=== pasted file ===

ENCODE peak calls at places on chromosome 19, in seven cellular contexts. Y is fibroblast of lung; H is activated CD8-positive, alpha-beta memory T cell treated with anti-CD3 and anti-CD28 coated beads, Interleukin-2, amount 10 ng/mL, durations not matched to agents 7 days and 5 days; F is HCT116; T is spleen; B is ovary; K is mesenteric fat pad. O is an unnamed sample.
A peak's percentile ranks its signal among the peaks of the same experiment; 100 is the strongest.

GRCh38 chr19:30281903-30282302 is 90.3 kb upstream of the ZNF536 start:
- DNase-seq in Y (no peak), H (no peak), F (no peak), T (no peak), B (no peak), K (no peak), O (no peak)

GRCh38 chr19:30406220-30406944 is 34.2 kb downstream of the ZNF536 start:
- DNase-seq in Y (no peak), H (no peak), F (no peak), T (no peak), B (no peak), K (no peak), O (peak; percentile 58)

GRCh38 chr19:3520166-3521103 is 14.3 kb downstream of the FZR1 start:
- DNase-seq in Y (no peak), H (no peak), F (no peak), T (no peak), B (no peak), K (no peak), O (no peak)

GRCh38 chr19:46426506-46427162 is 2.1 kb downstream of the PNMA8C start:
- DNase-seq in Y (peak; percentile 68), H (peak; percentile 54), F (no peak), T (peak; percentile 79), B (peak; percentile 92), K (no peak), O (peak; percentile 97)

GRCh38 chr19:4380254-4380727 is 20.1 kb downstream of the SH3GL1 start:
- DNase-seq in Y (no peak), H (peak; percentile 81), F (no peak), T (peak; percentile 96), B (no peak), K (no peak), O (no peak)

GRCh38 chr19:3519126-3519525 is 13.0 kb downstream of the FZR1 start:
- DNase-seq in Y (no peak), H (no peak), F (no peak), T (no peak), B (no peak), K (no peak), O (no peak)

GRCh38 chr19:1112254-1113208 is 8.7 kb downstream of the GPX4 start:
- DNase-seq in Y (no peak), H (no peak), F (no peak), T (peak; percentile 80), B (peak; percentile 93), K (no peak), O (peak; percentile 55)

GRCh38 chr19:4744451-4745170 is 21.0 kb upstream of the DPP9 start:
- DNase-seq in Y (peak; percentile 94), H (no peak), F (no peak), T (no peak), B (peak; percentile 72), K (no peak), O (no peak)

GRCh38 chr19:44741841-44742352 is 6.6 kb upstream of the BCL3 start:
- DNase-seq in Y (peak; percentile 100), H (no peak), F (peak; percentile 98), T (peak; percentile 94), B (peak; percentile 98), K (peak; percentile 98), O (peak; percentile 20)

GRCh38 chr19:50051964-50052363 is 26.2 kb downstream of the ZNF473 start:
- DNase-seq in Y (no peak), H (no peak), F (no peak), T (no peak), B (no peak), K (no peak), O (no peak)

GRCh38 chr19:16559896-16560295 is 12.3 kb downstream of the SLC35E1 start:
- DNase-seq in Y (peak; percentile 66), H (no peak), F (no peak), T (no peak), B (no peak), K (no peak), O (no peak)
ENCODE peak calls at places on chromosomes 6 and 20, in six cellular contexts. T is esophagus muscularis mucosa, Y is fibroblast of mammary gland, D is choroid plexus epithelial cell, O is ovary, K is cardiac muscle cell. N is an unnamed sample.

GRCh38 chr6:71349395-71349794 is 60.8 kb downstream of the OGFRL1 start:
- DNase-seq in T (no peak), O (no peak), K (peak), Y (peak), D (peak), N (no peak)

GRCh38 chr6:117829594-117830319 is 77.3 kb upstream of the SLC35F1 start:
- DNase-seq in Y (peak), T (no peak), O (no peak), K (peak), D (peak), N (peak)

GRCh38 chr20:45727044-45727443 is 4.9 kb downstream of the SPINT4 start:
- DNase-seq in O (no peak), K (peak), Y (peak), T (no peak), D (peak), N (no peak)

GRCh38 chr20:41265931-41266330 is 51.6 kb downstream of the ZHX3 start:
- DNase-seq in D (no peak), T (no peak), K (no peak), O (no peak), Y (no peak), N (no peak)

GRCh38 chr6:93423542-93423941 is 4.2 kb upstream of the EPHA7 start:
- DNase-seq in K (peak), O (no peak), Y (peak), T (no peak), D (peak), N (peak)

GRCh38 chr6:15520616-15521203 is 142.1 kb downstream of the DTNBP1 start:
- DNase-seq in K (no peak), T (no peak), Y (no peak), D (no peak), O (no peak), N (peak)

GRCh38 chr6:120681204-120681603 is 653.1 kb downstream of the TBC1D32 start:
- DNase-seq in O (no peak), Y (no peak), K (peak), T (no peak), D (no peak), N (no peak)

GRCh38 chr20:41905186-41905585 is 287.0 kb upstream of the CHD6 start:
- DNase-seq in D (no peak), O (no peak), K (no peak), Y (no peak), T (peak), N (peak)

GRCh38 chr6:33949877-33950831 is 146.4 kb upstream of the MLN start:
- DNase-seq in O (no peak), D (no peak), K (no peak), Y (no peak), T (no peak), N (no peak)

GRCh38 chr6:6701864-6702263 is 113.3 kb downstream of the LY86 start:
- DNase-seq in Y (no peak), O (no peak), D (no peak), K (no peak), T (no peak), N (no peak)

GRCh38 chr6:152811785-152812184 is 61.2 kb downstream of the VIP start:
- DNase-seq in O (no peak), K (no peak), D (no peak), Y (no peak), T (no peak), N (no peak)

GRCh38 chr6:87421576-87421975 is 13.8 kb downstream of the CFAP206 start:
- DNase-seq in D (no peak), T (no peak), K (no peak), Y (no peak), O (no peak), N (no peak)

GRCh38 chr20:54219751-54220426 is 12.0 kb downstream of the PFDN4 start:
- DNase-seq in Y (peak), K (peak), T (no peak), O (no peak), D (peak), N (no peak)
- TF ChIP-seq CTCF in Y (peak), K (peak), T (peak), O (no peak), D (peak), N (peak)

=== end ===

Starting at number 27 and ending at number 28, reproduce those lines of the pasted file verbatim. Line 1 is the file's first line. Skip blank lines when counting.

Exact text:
- DNase-seq in T (no peak), O (no peak), K (peak), Y (peak), D (peak), N (no peak)

GRCh38 chr6:117829594-117830319 is 77.3 kb upstream of the SLC35F1 start: